, Volume 195, Issue 1-2, pp 55-64

Characterization of ornithine decarboxylase and regulation by its antizyme in Thermus thermophilus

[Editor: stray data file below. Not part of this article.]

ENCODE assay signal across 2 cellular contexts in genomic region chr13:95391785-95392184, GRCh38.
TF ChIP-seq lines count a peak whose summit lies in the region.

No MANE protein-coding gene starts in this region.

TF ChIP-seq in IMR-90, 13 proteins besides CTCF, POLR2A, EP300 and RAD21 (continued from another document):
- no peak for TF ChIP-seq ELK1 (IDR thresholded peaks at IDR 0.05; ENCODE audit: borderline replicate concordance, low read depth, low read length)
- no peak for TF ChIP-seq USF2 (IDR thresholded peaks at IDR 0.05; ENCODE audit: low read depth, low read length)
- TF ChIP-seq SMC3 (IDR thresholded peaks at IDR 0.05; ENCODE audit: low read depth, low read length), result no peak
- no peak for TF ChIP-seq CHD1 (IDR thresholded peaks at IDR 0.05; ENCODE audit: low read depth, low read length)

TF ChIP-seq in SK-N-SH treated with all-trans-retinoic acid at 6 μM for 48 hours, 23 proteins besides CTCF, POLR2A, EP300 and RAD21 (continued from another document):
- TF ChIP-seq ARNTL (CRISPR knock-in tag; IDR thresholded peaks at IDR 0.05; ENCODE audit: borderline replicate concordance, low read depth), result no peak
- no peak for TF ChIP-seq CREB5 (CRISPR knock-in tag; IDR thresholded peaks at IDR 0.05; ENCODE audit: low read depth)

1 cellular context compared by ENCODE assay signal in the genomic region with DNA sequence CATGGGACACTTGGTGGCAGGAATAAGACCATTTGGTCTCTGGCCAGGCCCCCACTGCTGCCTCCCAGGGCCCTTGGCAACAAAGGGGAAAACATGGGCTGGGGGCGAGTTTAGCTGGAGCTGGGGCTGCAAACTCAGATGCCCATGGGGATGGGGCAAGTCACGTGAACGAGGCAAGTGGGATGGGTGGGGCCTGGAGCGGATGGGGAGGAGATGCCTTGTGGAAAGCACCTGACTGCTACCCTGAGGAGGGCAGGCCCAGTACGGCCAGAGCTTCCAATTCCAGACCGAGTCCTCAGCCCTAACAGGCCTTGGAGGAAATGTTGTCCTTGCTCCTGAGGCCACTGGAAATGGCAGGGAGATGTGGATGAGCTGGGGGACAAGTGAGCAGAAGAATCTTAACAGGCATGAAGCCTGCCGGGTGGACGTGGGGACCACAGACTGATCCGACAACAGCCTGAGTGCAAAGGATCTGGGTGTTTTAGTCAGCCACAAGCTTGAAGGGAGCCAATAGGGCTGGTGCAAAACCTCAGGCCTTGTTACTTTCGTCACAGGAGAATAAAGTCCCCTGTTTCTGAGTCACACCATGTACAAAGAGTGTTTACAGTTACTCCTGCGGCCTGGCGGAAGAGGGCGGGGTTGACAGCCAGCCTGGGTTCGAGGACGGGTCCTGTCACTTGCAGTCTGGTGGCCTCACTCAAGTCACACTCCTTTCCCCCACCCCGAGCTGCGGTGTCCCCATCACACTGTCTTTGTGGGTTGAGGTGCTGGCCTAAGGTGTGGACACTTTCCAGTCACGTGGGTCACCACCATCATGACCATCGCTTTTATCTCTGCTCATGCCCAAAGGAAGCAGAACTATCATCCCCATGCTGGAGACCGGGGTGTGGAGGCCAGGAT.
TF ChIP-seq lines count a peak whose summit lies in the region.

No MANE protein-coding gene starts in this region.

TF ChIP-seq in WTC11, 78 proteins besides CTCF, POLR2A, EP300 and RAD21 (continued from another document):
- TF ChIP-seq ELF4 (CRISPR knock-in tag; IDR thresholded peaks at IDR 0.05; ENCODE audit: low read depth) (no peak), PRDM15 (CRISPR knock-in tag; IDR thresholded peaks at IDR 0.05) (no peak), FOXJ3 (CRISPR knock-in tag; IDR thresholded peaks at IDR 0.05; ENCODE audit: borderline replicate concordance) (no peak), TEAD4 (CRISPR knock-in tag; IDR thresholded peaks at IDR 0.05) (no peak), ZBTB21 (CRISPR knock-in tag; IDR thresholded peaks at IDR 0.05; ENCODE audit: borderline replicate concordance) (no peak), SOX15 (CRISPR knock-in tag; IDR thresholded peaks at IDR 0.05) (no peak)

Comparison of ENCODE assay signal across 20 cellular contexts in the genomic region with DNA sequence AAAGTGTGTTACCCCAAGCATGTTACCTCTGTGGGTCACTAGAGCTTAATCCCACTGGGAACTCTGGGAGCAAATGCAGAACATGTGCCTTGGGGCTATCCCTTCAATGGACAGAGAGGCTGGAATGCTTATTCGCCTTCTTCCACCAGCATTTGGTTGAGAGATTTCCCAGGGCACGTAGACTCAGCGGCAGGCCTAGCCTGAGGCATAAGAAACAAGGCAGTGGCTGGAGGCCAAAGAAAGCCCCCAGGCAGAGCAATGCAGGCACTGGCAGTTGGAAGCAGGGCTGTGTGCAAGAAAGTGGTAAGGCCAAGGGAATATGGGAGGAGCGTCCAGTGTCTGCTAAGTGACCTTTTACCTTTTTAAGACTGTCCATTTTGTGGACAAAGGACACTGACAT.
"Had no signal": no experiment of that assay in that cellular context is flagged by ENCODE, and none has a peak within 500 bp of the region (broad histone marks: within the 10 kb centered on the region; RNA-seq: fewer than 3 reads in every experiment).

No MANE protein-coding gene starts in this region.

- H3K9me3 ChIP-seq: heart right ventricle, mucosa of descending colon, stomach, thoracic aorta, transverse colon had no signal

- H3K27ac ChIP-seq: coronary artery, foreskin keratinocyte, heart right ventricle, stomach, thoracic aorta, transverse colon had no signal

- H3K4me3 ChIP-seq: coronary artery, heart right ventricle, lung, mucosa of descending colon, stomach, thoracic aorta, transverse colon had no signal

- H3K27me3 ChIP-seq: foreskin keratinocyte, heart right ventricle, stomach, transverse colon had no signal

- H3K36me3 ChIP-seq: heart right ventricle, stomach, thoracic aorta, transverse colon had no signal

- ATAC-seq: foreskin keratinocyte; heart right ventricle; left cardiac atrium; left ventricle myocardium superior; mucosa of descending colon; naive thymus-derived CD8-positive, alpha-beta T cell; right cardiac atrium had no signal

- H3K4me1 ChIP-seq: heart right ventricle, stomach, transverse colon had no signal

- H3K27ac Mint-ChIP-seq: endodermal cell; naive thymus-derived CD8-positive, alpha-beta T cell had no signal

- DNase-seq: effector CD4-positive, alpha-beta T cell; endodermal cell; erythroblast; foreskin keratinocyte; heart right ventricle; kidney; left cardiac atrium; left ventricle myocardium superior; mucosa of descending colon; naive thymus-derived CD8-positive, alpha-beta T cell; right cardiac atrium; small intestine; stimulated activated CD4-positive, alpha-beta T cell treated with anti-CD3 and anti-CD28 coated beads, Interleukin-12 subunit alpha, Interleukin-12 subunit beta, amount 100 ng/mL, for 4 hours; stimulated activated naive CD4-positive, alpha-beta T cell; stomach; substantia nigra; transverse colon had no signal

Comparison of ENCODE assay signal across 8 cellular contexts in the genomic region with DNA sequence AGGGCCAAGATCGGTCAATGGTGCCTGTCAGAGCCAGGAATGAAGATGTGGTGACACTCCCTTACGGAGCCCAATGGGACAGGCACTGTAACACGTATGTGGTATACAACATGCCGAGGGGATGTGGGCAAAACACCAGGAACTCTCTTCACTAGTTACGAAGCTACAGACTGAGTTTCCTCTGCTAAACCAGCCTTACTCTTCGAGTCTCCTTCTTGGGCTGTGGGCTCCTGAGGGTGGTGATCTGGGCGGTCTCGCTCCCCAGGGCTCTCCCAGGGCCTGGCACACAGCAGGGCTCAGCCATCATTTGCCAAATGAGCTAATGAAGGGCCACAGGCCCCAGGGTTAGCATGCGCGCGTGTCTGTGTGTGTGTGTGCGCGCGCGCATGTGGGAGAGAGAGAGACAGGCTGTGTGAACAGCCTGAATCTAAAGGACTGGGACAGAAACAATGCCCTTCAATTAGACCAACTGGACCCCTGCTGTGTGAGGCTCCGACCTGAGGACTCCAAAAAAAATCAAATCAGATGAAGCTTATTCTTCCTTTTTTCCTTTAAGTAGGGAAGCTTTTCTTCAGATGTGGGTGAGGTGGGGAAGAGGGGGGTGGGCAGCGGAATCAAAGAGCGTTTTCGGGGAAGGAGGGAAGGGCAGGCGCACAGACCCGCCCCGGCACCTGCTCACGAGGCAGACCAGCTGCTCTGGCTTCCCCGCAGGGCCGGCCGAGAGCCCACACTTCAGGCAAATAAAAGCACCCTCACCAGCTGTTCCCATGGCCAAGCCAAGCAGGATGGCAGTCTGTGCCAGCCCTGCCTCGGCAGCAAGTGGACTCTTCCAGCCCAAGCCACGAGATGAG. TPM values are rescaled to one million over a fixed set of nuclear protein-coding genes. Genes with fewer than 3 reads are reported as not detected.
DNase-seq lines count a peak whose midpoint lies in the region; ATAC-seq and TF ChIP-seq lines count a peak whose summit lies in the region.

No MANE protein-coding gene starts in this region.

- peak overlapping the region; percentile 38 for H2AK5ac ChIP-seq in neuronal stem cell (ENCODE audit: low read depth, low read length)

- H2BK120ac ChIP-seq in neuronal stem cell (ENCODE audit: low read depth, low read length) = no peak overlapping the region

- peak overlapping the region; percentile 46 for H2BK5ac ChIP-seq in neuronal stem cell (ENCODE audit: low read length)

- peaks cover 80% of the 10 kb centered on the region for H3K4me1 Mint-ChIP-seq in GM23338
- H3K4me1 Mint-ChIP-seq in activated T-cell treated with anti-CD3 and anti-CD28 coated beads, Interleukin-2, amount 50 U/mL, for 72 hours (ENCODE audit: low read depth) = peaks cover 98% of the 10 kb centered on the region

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Ornithine decarboxylase (ODC), the key enzyme of polyamine biosynthesis was highly purified from the thermophilic bacterium Thermus thermophilus. The enzyme preparation showed a single band on SDS-polyacrylamide gel electrophoresis, a pH optimum of 7.5 and a temperature optimum at 60°C. The native enzyme which is phosphorylated could, upon treatment with alkaline phosphatase, lose all activity. The inactive form could be reversibly activated by nucleotides in the order of NTP>NDP>NMP. When physiological polyamines were added to the purified enzyme in vitro, spermine or spermidine activated ODC by 140 or 40%, respectively, while putrescine caused a small inhibition. The basic amino acids lysine and arginine were competitive inhibitors of ODC, while histidine did not affect the enzyme activity. Among the phosphoamino acids tested, phosphoserine was the most effective activator of purified ODC. Polyamines added at high concentration to the medium resulted in a delay or in a complete inhibition of the growth of T. thermophilus, and in a decrease of the specific activity of ornithine decarboxylase. The decrease of ODC activity resulted from the appearance of a non-competitive inhibitor of ODC, the antizyme (Az). The T. thermophilus antizyme was purified by an ODC-Sepharose affinity column chromatography, as well as by immunoprecipitation using antibodies raised against the E. coli antizyme. The antizyme of E. coli inhibited the ODC of T. thermophilus, and vice versa. The fragment of amino acids 56-292 of the E. coli antizyme, produced as a fusion protein of glutathione S-transferase, did not inhibit the ODC of E. coli or T. thermophilus.